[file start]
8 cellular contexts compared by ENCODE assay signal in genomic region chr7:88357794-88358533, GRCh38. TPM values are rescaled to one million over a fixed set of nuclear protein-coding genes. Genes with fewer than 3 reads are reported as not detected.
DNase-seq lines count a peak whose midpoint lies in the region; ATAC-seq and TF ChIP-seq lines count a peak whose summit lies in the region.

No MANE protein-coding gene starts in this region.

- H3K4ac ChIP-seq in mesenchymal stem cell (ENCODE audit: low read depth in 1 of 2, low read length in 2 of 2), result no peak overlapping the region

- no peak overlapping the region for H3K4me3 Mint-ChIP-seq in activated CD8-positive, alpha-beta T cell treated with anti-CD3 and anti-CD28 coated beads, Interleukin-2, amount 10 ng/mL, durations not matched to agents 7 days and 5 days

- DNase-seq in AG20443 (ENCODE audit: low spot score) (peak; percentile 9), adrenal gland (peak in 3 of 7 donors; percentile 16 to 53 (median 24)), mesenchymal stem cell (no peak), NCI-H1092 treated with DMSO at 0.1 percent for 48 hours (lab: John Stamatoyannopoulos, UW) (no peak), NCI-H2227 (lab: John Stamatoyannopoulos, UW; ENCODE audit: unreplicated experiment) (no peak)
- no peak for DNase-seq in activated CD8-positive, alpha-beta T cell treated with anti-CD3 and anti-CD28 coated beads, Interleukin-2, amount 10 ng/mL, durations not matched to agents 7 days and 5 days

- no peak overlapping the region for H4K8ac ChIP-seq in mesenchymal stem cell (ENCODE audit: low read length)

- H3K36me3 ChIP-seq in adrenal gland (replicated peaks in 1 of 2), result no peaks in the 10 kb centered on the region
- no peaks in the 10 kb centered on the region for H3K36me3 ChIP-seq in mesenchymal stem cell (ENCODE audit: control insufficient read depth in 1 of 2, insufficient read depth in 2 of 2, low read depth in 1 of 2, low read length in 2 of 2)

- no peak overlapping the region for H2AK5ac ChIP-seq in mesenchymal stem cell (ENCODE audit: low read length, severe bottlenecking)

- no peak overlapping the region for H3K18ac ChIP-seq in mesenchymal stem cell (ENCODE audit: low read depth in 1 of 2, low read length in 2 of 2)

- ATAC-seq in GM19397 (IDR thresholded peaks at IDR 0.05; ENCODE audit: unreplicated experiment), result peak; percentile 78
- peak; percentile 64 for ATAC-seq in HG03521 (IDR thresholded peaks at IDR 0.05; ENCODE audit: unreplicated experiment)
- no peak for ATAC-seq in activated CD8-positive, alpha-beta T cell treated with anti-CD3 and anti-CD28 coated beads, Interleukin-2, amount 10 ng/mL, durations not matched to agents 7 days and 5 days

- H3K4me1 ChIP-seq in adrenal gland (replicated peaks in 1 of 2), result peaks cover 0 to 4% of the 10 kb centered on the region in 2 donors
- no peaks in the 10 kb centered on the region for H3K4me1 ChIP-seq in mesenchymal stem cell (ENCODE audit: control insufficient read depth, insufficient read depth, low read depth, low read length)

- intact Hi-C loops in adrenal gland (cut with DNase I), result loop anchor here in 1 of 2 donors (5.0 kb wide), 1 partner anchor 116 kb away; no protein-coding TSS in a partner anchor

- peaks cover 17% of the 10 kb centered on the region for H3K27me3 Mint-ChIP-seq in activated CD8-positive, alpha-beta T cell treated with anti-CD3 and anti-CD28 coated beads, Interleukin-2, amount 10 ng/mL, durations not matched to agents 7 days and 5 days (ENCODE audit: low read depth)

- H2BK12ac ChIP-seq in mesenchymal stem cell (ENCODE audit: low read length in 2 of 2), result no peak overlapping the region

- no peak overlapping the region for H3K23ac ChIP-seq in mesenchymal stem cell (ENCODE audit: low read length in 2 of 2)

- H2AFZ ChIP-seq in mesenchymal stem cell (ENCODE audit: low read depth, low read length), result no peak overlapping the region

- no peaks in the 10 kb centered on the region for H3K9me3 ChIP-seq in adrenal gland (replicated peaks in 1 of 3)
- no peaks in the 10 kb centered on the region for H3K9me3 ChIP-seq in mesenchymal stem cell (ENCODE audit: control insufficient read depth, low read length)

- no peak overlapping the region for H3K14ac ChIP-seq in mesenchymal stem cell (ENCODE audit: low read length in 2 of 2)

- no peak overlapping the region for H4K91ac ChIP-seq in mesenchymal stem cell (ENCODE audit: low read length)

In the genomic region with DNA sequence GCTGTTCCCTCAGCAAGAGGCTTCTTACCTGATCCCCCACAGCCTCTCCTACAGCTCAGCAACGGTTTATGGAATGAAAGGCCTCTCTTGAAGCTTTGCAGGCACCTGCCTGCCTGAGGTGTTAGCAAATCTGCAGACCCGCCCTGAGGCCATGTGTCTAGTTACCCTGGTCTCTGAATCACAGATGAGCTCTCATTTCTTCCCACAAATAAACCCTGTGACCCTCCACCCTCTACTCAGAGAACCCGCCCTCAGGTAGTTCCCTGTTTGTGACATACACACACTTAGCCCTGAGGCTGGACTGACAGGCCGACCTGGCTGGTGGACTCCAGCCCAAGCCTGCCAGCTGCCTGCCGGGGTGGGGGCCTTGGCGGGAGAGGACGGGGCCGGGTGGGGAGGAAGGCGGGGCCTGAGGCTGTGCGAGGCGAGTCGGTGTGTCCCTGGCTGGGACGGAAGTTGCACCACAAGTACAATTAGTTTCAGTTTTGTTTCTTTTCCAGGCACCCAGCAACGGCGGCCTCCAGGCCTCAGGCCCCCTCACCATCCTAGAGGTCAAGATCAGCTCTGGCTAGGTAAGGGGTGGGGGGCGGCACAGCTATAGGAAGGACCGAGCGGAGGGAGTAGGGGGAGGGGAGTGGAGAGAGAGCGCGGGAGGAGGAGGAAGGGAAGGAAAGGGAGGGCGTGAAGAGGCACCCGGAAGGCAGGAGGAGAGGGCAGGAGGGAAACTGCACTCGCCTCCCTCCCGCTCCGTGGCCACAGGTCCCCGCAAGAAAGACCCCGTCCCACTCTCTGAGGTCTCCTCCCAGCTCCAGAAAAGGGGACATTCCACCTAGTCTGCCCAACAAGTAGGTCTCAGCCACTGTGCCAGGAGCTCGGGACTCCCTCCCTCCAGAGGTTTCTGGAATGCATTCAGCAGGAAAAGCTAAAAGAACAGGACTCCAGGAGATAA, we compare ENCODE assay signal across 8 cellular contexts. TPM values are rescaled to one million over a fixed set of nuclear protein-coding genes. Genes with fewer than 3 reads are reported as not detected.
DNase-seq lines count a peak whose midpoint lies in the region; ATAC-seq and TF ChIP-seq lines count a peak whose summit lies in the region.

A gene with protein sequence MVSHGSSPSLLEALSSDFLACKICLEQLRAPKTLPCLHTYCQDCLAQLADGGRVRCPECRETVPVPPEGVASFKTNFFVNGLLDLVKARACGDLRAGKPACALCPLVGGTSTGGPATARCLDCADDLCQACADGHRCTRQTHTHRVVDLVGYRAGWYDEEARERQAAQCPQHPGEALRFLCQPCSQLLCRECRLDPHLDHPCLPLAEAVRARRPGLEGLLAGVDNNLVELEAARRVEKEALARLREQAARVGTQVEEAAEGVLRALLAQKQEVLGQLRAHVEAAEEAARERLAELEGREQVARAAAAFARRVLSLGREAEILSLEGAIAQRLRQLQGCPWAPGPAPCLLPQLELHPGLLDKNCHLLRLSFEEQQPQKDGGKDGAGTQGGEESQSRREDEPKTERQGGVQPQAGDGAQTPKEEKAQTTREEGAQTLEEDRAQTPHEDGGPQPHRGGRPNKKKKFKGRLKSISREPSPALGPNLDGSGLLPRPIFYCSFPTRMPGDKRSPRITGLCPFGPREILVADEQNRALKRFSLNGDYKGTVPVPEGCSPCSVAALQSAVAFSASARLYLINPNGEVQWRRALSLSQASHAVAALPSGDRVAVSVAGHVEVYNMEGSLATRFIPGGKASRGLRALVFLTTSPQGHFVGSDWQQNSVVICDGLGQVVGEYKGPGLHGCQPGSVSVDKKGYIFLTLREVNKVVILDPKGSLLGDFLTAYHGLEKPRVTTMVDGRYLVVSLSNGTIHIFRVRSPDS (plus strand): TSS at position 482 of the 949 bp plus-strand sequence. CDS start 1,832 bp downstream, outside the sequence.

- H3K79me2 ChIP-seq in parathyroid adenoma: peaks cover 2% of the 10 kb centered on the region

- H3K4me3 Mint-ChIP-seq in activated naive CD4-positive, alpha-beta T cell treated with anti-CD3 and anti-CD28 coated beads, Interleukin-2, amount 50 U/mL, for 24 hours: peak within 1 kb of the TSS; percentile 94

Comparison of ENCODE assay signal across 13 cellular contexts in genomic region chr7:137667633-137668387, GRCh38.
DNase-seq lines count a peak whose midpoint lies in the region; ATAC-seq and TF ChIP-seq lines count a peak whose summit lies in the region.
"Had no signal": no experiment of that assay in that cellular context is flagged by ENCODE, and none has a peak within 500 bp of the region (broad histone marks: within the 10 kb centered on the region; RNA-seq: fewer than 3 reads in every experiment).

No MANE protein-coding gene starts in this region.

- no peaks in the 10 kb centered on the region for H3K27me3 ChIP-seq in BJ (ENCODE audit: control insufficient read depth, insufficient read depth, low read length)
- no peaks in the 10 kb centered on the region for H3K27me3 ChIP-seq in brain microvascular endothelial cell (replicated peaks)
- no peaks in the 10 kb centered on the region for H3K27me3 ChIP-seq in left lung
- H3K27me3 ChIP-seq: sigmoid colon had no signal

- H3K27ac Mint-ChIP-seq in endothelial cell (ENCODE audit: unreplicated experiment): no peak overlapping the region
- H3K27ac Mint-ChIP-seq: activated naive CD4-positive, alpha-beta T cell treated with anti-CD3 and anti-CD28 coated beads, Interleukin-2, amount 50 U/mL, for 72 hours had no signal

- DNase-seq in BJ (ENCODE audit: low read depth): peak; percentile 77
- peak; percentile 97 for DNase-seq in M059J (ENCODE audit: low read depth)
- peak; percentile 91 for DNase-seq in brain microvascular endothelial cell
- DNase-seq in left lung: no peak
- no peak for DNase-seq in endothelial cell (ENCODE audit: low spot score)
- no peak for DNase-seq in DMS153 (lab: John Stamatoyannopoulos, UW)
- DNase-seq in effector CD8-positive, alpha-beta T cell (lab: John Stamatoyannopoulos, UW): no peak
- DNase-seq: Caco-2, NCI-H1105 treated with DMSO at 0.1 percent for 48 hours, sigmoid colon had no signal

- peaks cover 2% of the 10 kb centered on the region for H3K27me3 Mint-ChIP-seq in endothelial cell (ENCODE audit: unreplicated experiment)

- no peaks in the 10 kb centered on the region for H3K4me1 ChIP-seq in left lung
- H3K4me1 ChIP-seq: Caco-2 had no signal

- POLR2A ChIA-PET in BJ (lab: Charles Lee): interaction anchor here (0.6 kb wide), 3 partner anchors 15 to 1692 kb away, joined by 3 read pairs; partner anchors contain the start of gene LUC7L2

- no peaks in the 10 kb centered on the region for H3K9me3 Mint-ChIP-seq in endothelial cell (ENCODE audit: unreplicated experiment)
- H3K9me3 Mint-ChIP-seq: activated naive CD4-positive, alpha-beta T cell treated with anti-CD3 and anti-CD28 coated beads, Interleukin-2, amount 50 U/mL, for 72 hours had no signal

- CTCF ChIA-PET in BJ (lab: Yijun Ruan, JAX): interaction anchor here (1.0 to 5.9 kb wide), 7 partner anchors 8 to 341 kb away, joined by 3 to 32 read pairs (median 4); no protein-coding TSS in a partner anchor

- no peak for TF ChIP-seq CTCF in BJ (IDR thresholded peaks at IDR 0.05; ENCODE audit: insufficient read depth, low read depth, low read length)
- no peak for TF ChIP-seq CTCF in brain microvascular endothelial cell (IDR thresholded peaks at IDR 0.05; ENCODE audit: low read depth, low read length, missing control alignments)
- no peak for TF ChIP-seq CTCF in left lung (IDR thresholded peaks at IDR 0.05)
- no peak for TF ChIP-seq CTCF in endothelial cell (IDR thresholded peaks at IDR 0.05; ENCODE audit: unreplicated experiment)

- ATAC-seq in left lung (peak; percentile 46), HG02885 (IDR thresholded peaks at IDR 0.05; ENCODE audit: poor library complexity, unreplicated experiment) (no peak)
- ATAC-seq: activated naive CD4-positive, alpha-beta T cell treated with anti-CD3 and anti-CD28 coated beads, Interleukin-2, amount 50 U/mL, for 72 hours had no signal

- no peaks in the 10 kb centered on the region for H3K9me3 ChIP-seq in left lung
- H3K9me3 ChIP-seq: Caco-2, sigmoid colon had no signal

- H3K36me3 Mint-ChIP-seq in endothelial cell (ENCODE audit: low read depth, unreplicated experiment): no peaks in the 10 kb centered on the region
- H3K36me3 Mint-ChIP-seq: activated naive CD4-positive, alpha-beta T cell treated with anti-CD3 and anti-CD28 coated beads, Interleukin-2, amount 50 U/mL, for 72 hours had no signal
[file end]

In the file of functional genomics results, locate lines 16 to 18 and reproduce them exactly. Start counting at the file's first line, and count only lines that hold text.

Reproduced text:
- H3K4me1 ChIP-seq in adrenal gland (replicated peaks in 1 of 2), result peaks cover 0 to 4% of the 10 kb centered on the region in 2 donors
- no peaks in the 10 kb centered on the region for H3K4me1 ChIP-seq in mesenchymal stem cell (ENCODE audit: control insufficient read depth, insufficient read depth, low read depth, low read length)

- intact Hi-C loops in adrenal gland (cut with DNase I), result loop anchor here in 1 of 2 donors (5.0 kb wide), 1 partner anchor 116 kb away; no protein-coding TSS in a partner anchor